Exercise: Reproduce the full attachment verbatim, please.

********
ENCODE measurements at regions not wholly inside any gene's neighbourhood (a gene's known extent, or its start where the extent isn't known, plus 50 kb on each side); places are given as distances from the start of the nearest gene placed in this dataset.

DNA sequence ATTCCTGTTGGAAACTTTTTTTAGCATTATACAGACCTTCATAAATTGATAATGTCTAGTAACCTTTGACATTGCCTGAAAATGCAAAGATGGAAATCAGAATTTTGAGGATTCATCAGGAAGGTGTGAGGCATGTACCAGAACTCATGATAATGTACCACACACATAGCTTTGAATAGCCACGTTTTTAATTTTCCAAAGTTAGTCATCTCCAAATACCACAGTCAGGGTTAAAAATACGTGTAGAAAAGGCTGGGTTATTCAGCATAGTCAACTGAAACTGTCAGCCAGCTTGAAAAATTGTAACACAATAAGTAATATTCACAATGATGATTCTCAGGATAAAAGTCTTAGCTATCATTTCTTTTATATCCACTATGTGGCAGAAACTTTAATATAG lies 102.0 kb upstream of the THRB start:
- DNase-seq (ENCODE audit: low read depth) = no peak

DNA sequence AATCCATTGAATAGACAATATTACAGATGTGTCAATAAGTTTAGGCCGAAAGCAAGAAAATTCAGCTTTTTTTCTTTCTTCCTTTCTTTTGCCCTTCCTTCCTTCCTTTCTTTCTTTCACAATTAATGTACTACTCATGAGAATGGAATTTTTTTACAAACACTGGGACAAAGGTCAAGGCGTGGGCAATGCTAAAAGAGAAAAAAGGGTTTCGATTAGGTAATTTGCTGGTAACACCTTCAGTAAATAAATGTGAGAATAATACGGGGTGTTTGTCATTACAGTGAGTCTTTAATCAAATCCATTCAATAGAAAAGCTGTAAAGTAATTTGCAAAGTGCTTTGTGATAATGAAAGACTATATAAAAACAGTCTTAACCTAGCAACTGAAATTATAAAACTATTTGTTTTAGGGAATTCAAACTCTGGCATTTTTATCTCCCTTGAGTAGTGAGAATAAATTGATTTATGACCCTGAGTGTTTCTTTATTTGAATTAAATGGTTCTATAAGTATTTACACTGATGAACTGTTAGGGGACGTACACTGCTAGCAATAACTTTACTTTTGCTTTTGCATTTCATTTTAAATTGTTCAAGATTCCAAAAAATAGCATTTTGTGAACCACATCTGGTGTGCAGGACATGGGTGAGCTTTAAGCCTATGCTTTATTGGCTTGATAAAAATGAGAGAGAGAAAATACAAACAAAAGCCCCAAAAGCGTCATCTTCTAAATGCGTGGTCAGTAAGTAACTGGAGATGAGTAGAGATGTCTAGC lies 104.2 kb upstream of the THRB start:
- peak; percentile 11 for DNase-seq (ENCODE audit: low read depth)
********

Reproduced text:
ENCODE measurements at regions not wholly inside any gene's neighbourhood (a gene's known extent, or its start where the extent isn't known, plus 50 kb on each side); places are given as distances from the start of the nearest gene placed in this dataset.

DNA sequence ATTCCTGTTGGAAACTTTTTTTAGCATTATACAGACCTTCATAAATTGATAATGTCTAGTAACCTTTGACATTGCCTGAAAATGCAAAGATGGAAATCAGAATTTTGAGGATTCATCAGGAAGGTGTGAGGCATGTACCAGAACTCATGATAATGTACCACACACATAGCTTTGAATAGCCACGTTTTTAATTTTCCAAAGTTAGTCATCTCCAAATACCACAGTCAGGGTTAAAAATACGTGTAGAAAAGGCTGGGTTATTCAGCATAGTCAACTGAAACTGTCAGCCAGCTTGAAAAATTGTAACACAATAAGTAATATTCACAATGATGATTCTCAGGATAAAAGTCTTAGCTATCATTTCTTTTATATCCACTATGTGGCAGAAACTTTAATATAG lies 102.0 kb upstream of the THRB start:
- DNase-seq (ENCODE audit: low read depth) = no peak

DNA sequence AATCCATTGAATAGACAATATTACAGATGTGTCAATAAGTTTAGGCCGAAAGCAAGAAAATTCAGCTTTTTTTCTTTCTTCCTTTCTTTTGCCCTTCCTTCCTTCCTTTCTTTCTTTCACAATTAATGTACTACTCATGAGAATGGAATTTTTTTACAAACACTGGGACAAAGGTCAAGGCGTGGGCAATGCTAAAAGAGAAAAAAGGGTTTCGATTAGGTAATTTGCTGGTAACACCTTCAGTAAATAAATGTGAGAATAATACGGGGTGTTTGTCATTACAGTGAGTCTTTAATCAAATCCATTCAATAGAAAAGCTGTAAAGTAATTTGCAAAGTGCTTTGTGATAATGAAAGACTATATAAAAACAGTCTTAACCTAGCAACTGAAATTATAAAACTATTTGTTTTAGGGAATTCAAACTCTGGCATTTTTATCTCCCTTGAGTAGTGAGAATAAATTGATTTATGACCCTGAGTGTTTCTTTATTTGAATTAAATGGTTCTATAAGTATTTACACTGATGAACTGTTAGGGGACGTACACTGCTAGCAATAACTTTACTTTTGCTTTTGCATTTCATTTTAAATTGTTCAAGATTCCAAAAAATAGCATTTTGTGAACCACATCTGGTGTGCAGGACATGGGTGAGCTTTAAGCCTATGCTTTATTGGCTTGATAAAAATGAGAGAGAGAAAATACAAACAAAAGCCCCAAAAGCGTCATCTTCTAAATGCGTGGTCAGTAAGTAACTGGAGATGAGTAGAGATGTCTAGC lies 104.2 kb upstream of the THRB start:
- peak; percentile 11 for DNase-seq (ENCODE audit: low read depth)